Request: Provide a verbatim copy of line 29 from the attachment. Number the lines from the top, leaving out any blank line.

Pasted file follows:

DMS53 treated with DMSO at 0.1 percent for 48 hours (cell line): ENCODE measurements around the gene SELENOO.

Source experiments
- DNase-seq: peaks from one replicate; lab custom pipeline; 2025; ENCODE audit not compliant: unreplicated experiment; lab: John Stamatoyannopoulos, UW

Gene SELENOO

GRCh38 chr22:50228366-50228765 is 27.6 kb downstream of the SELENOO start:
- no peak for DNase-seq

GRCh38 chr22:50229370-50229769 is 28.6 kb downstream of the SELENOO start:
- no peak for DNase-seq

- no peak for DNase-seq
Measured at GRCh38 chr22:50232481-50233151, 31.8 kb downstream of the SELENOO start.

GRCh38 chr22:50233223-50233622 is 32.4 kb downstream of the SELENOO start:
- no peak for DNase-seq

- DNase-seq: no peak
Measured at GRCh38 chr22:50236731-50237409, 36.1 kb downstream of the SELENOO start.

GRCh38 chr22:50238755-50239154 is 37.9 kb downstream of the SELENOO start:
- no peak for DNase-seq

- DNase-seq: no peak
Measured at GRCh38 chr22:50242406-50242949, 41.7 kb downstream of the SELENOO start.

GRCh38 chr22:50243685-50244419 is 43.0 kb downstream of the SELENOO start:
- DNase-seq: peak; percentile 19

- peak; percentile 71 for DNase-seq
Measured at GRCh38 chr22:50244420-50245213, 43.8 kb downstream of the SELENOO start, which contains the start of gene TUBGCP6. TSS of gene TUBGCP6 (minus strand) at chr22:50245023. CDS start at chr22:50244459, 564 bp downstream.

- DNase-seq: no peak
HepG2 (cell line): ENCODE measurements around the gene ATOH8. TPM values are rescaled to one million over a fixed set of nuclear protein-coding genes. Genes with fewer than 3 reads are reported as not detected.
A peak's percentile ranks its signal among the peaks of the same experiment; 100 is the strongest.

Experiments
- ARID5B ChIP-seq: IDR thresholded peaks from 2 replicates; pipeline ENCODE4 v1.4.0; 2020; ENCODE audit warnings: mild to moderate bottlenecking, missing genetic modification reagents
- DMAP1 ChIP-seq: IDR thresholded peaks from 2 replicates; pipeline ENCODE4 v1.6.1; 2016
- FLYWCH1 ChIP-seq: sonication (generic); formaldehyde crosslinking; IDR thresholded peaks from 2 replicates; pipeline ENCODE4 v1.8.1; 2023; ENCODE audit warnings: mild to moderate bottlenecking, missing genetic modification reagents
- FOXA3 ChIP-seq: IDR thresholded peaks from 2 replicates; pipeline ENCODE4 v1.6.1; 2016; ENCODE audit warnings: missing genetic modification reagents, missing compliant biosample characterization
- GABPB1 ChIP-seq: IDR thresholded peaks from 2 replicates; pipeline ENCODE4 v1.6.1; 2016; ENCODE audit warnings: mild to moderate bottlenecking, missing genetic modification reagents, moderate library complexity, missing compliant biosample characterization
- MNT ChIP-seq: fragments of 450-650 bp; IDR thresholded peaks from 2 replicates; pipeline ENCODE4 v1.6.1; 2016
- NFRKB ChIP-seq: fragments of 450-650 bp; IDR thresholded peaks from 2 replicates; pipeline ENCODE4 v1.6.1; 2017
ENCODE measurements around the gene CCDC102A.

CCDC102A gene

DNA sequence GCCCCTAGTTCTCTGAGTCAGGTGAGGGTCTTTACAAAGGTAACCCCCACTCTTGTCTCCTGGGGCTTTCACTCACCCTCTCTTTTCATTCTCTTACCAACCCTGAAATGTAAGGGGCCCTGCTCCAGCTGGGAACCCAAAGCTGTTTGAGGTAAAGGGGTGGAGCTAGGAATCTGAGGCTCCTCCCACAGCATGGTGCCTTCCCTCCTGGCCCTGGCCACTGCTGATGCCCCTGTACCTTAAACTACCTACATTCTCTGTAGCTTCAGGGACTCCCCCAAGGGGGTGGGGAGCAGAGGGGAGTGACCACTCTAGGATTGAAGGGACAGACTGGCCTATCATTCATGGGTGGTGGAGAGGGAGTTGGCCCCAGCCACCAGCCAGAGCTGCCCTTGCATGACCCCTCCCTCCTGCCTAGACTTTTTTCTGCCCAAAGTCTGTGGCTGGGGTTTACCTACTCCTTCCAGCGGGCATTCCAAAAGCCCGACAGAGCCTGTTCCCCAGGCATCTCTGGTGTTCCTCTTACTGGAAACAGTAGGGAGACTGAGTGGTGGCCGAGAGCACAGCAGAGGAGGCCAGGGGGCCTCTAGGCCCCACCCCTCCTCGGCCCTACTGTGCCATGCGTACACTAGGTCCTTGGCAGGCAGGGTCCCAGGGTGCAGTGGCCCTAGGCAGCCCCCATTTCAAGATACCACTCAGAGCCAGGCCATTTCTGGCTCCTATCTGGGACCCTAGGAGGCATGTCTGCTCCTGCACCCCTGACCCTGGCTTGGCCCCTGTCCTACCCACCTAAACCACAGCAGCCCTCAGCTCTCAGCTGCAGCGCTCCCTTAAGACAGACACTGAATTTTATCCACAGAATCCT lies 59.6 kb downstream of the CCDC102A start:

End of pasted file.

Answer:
- FLYWCH1 ChIP-seq: sonication (generic); formaldehyde crosslinking; IDR thresholded peaks from 2 replicates; pipeline ENCODE4 v1.8.1; 2023; ENCODE audit warnings: mild to moderate bottlenecking, missing genetic modification reagents